Tuesday, 22 March 2016

KONGO (1932)

KONGO (1932)
This 1932 M-G-M horror melodrama, based on the stage play by Chester Devonde and Kilbourn Gordon is a rarity and not often discussed within the genre, perhaps because it is essentially a jungle soap opera with only suggestions of the macabre. The one element that does work on a vividly Grand Guignol level is the central performance by Walter Huston as Deadlegs Flint, a bitter, wheelchair-bound monomaniac consumed with the need to avenge an old score on his ex-partner Gregg who stole his wife deep in the heart of the African jungle setting. Huston is terrific in the role, a cigar-chomping, grizzled piratical tyrant – reprising his part from the original Broadway Biltmore run in 1926.
He rules the servile natives, his chattering chimp Kong, white cronies Hogan and Cookie (Mitchell Lewis and Forrester Harvey) and his mistress Tula with an iron hand, which doesn’t stop those closest to him from ripping of his brandy and cigarettes behind his back. The most subversive of his camp is Tula, played by Lupe Velez, in real life known as the ‘Mexican Spitfire’ due to her fiery temper and sexuality, a monicker that gave rise to a same name film series capitalising on her personality before her tempestuous life flamed out suicidally at age 36.
Flint subjugates the natives with tricks that create the illusion of his having real magical powers of a voodoo doctor, as well as bribing them with booze and sugar lumps. He has used this blend of the supernatural and cynical greed as a hold over the villagers to construct an 80 mile zone that he controls all access to for the last 18 years while he bides his time plotting against Gregg, ‘The man who sneered’, and left him lame, on a wall calendar.
Flint had arranged to have Gregg’s daughter Ann (musical star Virginia Bruce) raised by nuns in a Cape Town convent, feeding her the myth that her father is a missionary of God. Hogan is sent to bring her to Flint, posing as one himself. Her cloistered purity is then horribly degraded over two years as Flint reduces her saintly innocence to the level of a run-down alcoholic hooker before bringing her into his camp.
Fortunately, aid comes in the unlikely form of grimy and drug-addicted Doctor Kingsland, played by Conrad Nagel, an actor whose matinee-idol looks brought him fame from the silent era easily into the talkies. He shows his character versatility by entering the world of Kongo against type, tottering in a soiled suit and hopelessly dependent on the druggy properties of Biang root. He falls almost literally for Ann after a toxic episode with Tula weakens his resolve and increases his addiction temporarily. Flint wants the doctor to operate on his legs and ghoulishly detoxes him by an off-screen slitting of his chest: ‘I’m gonna puncture ya and let the leeches do the rest…” Ann rescues him from the worst excesses of the blood-sucking treatment outside and the operation on Flint is undertaken.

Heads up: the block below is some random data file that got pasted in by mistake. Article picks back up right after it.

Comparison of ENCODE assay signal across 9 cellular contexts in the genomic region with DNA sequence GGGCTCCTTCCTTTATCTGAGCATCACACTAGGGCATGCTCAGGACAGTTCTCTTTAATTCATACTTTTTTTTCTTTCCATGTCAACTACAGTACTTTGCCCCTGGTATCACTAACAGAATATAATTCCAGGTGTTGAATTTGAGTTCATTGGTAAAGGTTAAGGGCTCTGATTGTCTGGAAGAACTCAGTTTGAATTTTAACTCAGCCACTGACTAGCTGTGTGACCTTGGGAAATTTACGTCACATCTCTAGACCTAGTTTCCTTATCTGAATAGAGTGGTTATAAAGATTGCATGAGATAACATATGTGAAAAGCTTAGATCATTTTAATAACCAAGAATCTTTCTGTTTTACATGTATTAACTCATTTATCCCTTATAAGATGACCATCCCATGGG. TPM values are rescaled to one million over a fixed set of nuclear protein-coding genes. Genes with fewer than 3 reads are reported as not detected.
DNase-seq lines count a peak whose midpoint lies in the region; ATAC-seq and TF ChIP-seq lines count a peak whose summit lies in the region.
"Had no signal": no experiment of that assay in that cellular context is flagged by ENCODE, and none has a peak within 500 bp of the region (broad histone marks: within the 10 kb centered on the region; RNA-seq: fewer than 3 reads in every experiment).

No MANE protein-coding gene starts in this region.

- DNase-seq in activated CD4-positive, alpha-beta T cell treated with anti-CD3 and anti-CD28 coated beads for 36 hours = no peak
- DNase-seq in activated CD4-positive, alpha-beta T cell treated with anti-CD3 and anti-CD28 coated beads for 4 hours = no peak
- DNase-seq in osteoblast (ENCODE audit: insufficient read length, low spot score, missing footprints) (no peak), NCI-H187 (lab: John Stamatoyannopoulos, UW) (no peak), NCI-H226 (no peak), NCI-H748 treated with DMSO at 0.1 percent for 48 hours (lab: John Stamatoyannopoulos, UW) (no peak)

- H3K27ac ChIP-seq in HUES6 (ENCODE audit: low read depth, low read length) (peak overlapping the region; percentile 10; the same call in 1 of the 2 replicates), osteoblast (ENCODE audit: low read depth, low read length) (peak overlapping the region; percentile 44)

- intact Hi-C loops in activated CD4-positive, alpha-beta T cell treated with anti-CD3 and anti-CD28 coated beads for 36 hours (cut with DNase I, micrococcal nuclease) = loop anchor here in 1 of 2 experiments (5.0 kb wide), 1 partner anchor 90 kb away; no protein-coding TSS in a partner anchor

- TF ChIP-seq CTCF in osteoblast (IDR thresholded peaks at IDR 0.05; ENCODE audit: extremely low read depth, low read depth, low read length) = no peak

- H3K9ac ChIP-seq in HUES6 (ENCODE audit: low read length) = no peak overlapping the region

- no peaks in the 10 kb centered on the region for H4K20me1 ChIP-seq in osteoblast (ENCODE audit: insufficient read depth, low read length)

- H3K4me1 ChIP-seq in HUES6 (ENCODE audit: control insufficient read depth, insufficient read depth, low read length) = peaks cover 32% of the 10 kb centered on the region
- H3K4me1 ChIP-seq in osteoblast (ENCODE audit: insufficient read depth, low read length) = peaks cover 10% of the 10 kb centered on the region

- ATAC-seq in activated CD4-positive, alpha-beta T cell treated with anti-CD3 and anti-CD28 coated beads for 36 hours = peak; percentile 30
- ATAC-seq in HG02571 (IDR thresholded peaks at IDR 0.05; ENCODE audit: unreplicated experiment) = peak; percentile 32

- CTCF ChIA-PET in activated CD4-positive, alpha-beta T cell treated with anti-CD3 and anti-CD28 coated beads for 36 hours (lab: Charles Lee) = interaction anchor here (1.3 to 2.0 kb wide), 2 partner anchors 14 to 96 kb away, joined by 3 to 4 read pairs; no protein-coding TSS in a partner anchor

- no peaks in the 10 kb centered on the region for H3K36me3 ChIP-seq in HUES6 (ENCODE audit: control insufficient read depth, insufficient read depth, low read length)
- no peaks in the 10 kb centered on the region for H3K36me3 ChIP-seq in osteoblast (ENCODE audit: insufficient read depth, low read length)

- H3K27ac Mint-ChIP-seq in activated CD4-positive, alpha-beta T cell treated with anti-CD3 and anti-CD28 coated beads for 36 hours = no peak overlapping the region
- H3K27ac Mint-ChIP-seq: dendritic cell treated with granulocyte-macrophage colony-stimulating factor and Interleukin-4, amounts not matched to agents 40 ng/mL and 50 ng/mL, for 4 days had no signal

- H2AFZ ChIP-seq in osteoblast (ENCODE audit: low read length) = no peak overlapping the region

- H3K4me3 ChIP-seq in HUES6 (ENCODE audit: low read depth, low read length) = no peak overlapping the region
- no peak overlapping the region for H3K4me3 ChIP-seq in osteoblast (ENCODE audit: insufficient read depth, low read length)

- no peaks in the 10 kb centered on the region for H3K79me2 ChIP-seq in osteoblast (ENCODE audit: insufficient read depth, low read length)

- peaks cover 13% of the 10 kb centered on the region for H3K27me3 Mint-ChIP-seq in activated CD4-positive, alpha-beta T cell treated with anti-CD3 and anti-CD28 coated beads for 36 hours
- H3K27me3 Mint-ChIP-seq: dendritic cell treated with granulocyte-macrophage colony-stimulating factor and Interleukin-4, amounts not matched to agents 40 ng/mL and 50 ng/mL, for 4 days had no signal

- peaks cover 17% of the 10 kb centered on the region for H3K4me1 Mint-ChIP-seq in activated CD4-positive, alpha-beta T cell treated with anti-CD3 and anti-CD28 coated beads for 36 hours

When Gregg arrives in the compound, Flint discovers that his plot to shock his old rival with the appalling state he has driven the man’s daughter to backfires when Gregg reveals that Ann is in fact Flint’s daughter, a cruel twist of biological fate later used in the Jean de Florette films. Flint is so crushed by the news that his conscience finally gets the better of him. He is unable to save Gregg from being killed by protective tribal henchman Fuzzy, but at least manages to send Kingsland and Ann to safety while he holds off the natives. In a touching moment before sacrificing himself to the marauding villagers, Flint finds it in his soul to pray for the lovers, and then hauls himself out of his wheelchair to meet his doom under the natives’ onslaught.

The theatrical source behind Kongo is evident on screen - the stage production was based in Flint’s store and the film rarely steps outside the set, relying on long, talky expository scenes that are often less than engrossing or cinematic before the climax heats things up. The actors give the piece a sweaty energy and commitment, yet Kongo’s third-act parental revelation and business skulduggery belong more to melodrama than horror cinema…

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